Among the numerous foreign princes who danced and clicked their heels in the victory celebrations was one who appeared to Charlotte’s inexperienced eyes quite perfect. He was thirty-five, but that did not trouble her. He had been invited to London on account of his bravery at the Battle of Leipzig, and throughout the French campaign. Friedrich Wilhelm Heinrich August von Preussen, to give him his full name, was the son of Prince Ferdinand*, the youngest brother of Frederick the Great. In compliment to their valiant uncle all Prince Ferdinand’s children were baptized Frederick or Frederica, which must have caused some confusion in the nursery, but later the first name was dropped. Charlotte adds to the confusion by referring to her prince as ‘F’ in her letters, for there were crops of Fredericks all over Europe, and this one was generally known as August.

He was a distinguished soldier; handsome in a conventional military way, tall, and with a figure that looked its best in uniform. Poor Dutch William must have looked plain and shrimp-like beside him. An experienced philanderer, he had little difficulty in winning Charlotte’s vulnerable heart. He probably saw her for the first time at Carlton House when, as William had noted, she was ‘in great beauty’; and after this they met clandestinely and often. It would not have been difficult for Prince August to capture her imagination with stories of his glamorous career.

‘She loved me for the dangers I had passed,
And I loved her, that she did pity them.’

But did he? Charlotte, deluded as she was, believed their passion to be mutual, and for ever. She hung upon his every word: they exchanged rings. He swore that when he returned to Prussia he would write. And romantic, misguided, idiotic Miss Knight, enthusiastically encouraging what she believed was to be a grande passion, offered to receive and pass on his letters.

She could hardly have back a less suitable horse. Prince August was a notorious womanizer, and had begotten several children in Prussia. In 1807 he fell violently in love with the famous beauty, Madame Récamier, whom he met at Madame de Staël’s house, the Château de Coppet. She had been married for fourteen years to a banker Jacques Récamier, who was impotent; at Prince August’s request she wrote to her husband, begging him to release her. His reply, imploring her not to leave him, touched her heart, and Prince August was obliged to give her up, which he did with some bitterness and in indifferent French, ‘Je vous prie de ne plus m’écrire: vos lettres me font trop de mal. Adieu pour le dernière fois.’ He never forgot her. He had his portrait painted with her picture by Gerard in the background, and he is said to have spent hours gazing at her reclining, semi-nude beauty.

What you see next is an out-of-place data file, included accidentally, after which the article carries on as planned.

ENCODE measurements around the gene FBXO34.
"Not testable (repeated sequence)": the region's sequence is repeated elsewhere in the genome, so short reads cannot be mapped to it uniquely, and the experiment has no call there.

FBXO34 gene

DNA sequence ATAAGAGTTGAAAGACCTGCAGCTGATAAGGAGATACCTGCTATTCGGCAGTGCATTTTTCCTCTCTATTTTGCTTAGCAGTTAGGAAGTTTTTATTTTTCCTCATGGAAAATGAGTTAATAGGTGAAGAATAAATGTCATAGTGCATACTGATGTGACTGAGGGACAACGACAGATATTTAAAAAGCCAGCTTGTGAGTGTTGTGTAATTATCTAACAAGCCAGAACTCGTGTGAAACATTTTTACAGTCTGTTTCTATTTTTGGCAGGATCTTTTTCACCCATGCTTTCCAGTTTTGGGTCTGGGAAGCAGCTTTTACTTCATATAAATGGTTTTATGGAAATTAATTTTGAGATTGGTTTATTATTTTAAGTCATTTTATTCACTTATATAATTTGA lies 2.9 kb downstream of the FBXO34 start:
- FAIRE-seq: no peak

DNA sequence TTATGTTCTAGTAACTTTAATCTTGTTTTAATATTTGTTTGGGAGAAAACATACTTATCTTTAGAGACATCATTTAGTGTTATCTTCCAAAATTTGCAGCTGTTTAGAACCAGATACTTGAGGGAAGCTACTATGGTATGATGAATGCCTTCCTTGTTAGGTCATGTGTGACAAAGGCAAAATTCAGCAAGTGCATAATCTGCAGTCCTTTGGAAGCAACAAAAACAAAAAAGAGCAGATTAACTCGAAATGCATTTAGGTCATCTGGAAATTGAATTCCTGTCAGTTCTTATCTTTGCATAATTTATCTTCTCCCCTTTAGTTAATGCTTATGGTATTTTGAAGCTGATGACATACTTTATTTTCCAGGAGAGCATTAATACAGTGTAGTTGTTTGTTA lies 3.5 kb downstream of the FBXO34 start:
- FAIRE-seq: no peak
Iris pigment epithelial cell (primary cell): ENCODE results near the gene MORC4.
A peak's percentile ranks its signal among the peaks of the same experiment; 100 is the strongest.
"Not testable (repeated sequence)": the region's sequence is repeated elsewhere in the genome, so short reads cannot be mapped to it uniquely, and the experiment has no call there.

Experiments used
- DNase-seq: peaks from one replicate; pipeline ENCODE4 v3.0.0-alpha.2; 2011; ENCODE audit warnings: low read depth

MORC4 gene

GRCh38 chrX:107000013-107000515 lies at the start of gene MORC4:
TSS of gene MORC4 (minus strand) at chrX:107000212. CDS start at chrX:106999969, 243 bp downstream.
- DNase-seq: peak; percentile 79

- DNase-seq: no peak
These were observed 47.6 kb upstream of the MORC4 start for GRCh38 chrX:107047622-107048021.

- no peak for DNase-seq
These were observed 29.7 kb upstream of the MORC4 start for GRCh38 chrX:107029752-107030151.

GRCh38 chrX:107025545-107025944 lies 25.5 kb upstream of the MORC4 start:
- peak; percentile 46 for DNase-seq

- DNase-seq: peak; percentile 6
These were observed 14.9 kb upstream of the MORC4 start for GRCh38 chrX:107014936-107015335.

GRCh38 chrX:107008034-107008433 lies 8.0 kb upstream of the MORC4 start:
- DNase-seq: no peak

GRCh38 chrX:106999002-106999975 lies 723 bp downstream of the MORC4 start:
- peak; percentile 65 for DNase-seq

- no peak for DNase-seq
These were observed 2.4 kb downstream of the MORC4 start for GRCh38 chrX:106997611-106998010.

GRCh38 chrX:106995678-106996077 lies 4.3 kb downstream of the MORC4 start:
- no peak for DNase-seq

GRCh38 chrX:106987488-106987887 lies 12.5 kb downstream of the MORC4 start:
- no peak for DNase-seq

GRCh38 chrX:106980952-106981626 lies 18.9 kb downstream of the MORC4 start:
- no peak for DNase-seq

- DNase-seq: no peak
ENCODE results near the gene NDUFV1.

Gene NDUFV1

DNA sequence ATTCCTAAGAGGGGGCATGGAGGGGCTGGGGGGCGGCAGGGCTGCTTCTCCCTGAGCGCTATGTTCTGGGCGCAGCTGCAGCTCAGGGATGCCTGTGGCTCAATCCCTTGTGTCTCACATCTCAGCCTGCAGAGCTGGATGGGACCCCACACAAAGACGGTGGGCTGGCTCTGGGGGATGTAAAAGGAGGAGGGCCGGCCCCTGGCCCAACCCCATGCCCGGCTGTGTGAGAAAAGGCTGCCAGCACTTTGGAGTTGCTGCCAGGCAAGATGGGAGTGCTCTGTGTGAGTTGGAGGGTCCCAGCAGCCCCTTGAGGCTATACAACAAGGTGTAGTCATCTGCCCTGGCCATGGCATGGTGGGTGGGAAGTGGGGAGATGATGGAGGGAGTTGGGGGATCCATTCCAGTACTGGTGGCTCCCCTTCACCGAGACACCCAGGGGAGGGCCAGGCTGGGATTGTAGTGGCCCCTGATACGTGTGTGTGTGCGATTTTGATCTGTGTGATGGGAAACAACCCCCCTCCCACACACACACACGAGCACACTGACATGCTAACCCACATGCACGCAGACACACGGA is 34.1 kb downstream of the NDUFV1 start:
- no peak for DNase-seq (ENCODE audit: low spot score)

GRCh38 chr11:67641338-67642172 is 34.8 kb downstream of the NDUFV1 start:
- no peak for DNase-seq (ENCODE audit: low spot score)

However, according to his biographer, Friedrich von Oppeln-Bronikows[k]i (Liebesgeschichten am Preussischen Hofe, Berlin 1928) he did not despair because of that unfulfilled love, but had one affair after another, or sometimes several at a time. ‘His harem,’ it was said, ‘was the talk of the town.’

No one, at this stage, murmured a word of warning to Charlotte, till one day when Mercer arrived unexpectedly at Warwick House and was met by an agitated Miss Knight. Charlotte, she whispered, was alone with Prince August in her room. Mercer insisted that this tête à tête must be broken up at once, and, as Cornelia demurred, did so herself. ‘She evidently,’ said Greville, ‘had no mind that anybody should conduct such an affair for the Princess but herself.’ Although, a month or two later she was lending a sympathetic ear to Charlotte’s outpourings on the subject of ‘F’, she saw at once that in her present precarious situation the affair must at all costs be kept quiet: Miss Knight must be mad to encourage it.

[an extract from ‘Prinny’s Daughter: A Biography of Princess Charlotte of Wales’ by Thea Home]

* He was the Louis Ferdinand who, Princess Caroline preposterously claimed, was the father of Wilikin. [In reality he was Prince Louis Ferdinand’s brother, not son. They were both the sons of Prince Augustus Ferdinand of Prussia. For more details see Wikipedia https://en.wikipedia.org/wiki/Prince_Augustus_Ferdinand_of_Prussia#Marriage_and_children ]